This one’s for Blake: David Lynch wrote and directed a sixteen-minute Dior commercial titled “Lady Blue Shanghai,” that “sets Marion Cotillard (who makes an eerily perfect Lynch heroine) in a Shanghai mystery involving a glowing — and seriously covetable — quilted handbag. There’s strange music, Lynch’s trademark rich colors, poetry and more maguffins than you could stuff in a satchel.” Via Salon, who called it “the director’s best work since ‘Mulholland Dr.'”
1.) Weather by David. “Blue skies but covered with streaking thin masses of white clouds.”
2.) Probably the most glow “new” Andy Warhol book here.
3.) The PEN/Faulkner Award finalists announced today. Tao Lin is not on the list and that is fucking cocksucker horseshit fuck. Fuck. Sherman Alexie (the Man we all be-sweet-on) and that snarky L. Moore book are thick, gray, cement-like children educated in Switzerland. I mean goooooooooooold.
(The PEN is America’s “largest peer-juried prize for fiction” but I thought that was American Idol.)
4.) The Heavy Rain reviews drizzle on in now. Dripping.
5.) Will someone do something about contributor notes? Jesus H Lard. If you are 1.) trying to get laid, 2.) have the self-esteem of an ID badge, 3.) ever owned a dog, 4.) have a spouse you very, very, very much love, got it, you are in love, the real thing, you can’t believe you found this supportive, caring…5.) have once in your life been president of anything, 6.) have been nominated for a Pushcart Prize.
But if not…just tone it down, I’m trying to read over here.
[This post originally appeared on my personal blog last year. In light of a new audience, and a new book from Ajvaz forthcoming on Dalkey in a few months, The Golden Age, I’ve reupped it here. Thanks! BB]
The signs of connective tissue in the films of David Lynch are in places very clear. Beyond Lynch’s own mentioning of the mesh of words, most vocally between Mulhollland Drive and INLAND EMPIRE, but also, I would insist, between all the films, in many ways the blank or horrendous spaces that make the films seem the most ‘underneath the viewer’s skin’ are the creation of the space itself, a portal both from film to film, as well as, I must demand, into human.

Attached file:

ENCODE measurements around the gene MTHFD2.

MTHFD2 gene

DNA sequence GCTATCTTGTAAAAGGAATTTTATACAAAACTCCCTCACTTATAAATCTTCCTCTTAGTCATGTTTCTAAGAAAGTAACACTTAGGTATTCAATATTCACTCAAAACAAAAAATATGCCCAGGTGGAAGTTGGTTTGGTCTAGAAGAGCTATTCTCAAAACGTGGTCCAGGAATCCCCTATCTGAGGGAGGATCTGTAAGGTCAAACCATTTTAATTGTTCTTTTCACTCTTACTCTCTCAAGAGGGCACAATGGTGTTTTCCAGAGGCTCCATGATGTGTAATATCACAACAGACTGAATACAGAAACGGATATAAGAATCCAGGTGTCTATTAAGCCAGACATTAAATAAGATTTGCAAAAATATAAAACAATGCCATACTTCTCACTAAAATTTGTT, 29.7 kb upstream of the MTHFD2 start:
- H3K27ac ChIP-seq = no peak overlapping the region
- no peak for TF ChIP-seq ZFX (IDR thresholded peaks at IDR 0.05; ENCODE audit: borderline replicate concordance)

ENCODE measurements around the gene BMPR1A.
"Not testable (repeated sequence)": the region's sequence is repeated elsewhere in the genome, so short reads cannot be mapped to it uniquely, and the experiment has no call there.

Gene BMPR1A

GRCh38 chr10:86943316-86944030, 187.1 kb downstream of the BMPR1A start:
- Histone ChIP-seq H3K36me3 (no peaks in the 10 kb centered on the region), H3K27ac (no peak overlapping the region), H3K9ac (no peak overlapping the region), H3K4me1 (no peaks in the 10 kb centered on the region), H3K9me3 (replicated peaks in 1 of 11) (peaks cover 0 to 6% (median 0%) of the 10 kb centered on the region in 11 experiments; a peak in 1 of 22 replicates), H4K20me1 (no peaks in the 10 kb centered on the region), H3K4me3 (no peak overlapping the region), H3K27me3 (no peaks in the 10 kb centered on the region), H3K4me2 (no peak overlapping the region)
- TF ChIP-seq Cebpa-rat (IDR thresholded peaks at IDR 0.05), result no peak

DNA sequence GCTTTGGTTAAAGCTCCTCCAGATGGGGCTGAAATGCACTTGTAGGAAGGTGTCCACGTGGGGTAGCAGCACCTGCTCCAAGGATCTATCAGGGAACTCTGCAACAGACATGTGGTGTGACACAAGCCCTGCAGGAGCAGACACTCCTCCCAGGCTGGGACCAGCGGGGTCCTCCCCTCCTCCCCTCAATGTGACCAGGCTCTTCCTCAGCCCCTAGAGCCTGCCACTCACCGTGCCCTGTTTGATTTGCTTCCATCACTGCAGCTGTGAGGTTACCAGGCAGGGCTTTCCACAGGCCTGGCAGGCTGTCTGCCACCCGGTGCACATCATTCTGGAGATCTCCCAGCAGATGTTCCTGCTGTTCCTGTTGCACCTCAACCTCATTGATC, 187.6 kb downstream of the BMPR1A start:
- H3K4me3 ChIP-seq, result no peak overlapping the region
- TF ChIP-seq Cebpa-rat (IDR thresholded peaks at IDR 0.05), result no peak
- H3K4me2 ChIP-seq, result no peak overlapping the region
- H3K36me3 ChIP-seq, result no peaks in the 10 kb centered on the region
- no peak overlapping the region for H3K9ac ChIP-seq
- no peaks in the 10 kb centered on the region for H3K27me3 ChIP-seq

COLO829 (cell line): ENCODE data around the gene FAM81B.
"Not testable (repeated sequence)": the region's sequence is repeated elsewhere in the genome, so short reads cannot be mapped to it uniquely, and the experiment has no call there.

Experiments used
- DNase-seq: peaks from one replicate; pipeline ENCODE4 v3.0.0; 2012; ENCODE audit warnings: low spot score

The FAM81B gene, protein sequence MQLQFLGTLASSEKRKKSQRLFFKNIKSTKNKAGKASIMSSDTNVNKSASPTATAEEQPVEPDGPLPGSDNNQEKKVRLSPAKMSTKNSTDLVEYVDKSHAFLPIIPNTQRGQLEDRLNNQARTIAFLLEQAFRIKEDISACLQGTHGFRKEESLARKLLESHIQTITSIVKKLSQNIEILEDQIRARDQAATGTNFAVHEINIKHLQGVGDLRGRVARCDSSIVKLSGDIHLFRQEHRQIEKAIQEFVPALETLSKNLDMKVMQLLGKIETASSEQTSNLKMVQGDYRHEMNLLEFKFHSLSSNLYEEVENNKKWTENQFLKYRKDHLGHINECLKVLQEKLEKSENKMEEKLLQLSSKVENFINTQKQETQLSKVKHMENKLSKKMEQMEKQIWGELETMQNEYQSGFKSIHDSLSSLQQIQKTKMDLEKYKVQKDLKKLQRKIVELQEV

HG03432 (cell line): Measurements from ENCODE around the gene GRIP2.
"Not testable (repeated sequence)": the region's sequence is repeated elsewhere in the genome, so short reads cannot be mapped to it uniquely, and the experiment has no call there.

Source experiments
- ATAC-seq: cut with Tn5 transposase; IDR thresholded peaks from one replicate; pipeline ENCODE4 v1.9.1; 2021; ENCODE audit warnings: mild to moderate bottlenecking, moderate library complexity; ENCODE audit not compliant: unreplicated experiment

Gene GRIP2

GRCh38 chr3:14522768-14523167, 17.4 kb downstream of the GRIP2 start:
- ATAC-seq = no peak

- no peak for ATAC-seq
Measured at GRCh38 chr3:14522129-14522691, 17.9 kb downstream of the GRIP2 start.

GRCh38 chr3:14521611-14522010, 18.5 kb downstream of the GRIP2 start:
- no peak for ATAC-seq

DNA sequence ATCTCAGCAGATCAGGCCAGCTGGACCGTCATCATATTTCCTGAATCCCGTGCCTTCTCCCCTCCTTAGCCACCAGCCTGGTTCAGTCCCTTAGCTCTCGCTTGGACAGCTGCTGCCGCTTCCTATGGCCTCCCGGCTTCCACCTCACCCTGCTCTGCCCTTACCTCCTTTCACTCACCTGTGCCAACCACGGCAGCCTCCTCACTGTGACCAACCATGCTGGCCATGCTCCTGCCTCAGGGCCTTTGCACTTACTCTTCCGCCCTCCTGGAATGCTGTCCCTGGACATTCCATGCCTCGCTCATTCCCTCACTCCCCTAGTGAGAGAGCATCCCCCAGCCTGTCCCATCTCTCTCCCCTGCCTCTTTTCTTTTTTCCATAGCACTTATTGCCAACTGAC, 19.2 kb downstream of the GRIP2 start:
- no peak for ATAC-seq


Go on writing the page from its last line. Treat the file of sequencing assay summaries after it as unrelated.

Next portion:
The rips in spaces in Lynch are all throughout, and in many ways, the definitive space of Lynch: the totem-being behind Winky’s, Club Silencio, the Black Lodge, the pink house on the sound stage and the ‘other version’ of Hollywood & Vine in INLAND EMPIRE, the Rabbits, Ben’s house in Blue Velvet, the exploding shed in Lost Highway, perhaps the entire terrain of Eraserhead, etc., etc. You could list these rooms forever.
You could also list, in your own life, the spaces of your mind that are contained in memory or in associative practice: sleep rooms, childhood slurrings, ruined pictures, unrecorded thoughts, most any second mostly. That you could also not truly make this list is important too, as here is an example, in Lynch’s hands, perhaps, of what occurs in evidence of the reckoning:
[Watch the whole scene here]
David Lynch is excited about cardboard! He’s also “kind of interested in stories.” And he recently had an exhibition of his new paintings, which look pretty awesome. Check out the video (from the David Lynch Foundation) and see Hollywood folks like Laura Dern and Thomas Jane admiring them too, set the Flaming Lips music.
Paige Williams, a journalist, wrote a fascinating story about Dolly Freed–author of the off-grid classic Possum Living which has been reissued by Tin House this month. Paige self-published the story after many rejections and is accepting donations. I chipped in. I’m sure you’ll want to, too. ::: Tom McCarthy, author of remainder, on David Lynch’s films. Excellent thoughts. ::: And a half-good, half-Wall-Street-Journal Wall Street Journal piece on the state of the slush pile.
If you’re in New York: The Rubin Museum on 17th st. screens David Lynch’s Blue Velvet tomorrow night, Friday 1/15, at 9:30 to accompany their awesome, ending-soon exhibit of The Red Book by Jung. Info here. I’ll be briefly introducing the film. There’s a Q & A about it @ The L Magazine here.
“and now this headache is getting stronger.”
David Lynch explains why he turned down George Lucas’s offer to direct Return of the Jedi.
[Thanks to Dan Wickett for the head up!]
1. My Son, My Son, What Have Ye Done? (Dir. Werner Herzog, Produced by David Lynch)
2. There’s a new champ in town, and he’s into innovation and breaking misconceptions (via Brian Oliu)
3. Remember when major labels put out fucked up music sometimes?